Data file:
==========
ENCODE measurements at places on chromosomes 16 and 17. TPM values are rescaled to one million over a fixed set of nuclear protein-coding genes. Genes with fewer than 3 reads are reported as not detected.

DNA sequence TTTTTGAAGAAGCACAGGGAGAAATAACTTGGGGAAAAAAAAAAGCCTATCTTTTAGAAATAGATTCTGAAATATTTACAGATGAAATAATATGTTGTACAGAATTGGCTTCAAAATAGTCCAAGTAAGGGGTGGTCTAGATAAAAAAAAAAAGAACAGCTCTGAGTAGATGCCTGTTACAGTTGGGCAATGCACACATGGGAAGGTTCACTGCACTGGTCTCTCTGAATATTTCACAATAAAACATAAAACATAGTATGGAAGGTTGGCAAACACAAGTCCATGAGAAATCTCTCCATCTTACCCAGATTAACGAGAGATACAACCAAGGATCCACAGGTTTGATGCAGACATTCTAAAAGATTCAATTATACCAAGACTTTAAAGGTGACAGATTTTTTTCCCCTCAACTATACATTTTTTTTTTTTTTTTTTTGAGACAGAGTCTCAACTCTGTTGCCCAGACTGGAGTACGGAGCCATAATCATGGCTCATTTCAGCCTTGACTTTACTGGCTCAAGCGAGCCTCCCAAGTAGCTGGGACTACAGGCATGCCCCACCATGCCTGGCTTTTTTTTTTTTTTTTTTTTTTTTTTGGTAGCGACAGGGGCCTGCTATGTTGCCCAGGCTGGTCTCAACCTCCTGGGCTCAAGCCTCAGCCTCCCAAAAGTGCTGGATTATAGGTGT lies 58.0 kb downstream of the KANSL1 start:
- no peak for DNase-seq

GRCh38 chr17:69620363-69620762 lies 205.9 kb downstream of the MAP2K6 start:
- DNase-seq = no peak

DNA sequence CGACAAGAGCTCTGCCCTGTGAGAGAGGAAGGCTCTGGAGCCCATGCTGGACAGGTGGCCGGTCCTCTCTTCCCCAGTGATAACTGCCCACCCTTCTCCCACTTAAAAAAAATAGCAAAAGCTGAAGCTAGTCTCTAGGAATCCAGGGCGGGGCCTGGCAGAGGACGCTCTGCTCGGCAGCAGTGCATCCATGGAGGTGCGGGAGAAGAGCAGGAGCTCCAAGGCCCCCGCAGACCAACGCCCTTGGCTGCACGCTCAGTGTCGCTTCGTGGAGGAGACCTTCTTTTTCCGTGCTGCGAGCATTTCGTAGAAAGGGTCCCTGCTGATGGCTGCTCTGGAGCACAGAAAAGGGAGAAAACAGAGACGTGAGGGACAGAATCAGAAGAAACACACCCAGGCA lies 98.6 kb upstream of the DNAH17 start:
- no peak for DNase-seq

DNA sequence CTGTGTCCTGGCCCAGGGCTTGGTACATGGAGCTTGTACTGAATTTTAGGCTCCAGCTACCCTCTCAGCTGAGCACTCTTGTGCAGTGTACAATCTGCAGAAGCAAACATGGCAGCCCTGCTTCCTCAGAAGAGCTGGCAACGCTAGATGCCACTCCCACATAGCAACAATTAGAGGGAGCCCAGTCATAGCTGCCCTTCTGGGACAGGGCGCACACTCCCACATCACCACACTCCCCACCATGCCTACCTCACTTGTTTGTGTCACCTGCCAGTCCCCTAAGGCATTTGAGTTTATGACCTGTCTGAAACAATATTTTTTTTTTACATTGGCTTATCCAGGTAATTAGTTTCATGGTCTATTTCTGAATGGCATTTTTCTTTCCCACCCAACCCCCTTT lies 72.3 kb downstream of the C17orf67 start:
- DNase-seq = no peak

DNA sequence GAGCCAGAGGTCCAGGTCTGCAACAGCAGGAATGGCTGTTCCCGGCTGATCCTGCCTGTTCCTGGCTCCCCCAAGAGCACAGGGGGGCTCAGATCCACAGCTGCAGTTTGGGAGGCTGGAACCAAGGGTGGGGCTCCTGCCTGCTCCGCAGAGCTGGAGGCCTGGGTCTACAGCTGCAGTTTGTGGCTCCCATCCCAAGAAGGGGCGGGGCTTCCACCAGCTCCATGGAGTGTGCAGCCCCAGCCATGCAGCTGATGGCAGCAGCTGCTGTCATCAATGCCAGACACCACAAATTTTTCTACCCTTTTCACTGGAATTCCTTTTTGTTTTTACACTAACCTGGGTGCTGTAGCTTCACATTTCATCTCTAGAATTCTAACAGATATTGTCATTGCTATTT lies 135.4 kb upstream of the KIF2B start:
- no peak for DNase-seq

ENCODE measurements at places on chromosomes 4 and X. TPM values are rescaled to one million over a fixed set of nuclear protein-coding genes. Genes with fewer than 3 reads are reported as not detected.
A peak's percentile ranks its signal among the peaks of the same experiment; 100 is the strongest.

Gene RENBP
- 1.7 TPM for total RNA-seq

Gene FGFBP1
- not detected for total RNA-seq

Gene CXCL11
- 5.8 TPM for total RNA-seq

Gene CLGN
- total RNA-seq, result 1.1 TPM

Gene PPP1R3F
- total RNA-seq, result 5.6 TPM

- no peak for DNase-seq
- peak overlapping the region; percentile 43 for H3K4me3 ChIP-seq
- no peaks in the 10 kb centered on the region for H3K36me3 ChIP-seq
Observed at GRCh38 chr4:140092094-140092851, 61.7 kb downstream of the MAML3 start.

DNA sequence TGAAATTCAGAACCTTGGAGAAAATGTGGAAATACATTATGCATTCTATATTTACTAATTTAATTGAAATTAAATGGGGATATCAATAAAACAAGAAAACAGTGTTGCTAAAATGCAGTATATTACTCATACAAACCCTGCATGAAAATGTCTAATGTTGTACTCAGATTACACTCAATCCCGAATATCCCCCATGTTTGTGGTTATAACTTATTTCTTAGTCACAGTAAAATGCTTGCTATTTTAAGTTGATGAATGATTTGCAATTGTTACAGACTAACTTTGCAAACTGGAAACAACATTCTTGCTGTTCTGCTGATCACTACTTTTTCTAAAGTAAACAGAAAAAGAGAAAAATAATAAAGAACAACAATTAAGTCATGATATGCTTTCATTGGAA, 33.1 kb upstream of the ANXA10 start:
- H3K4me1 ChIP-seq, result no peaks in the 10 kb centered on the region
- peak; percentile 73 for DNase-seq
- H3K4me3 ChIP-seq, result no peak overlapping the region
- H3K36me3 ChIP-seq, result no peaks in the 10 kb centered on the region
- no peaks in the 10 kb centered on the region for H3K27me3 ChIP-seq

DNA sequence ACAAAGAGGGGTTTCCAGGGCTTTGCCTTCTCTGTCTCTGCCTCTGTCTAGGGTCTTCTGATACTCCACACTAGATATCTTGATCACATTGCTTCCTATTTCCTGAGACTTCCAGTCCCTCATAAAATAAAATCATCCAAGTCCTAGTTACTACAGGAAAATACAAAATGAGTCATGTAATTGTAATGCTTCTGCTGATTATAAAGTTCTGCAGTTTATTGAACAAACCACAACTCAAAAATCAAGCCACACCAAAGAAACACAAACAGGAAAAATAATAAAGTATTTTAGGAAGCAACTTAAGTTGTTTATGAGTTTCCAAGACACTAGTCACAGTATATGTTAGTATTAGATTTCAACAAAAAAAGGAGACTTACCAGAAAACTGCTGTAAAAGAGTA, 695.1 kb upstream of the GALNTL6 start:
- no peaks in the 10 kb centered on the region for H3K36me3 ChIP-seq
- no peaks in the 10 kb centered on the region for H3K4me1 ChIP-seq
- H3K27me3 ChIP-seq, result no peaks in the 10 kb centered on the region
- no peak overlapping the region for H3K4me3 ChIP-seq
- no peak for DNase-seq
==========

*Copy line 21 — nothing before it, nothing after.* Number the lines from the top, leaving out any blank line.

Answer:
- total RNA-seq, result 1.1 TPM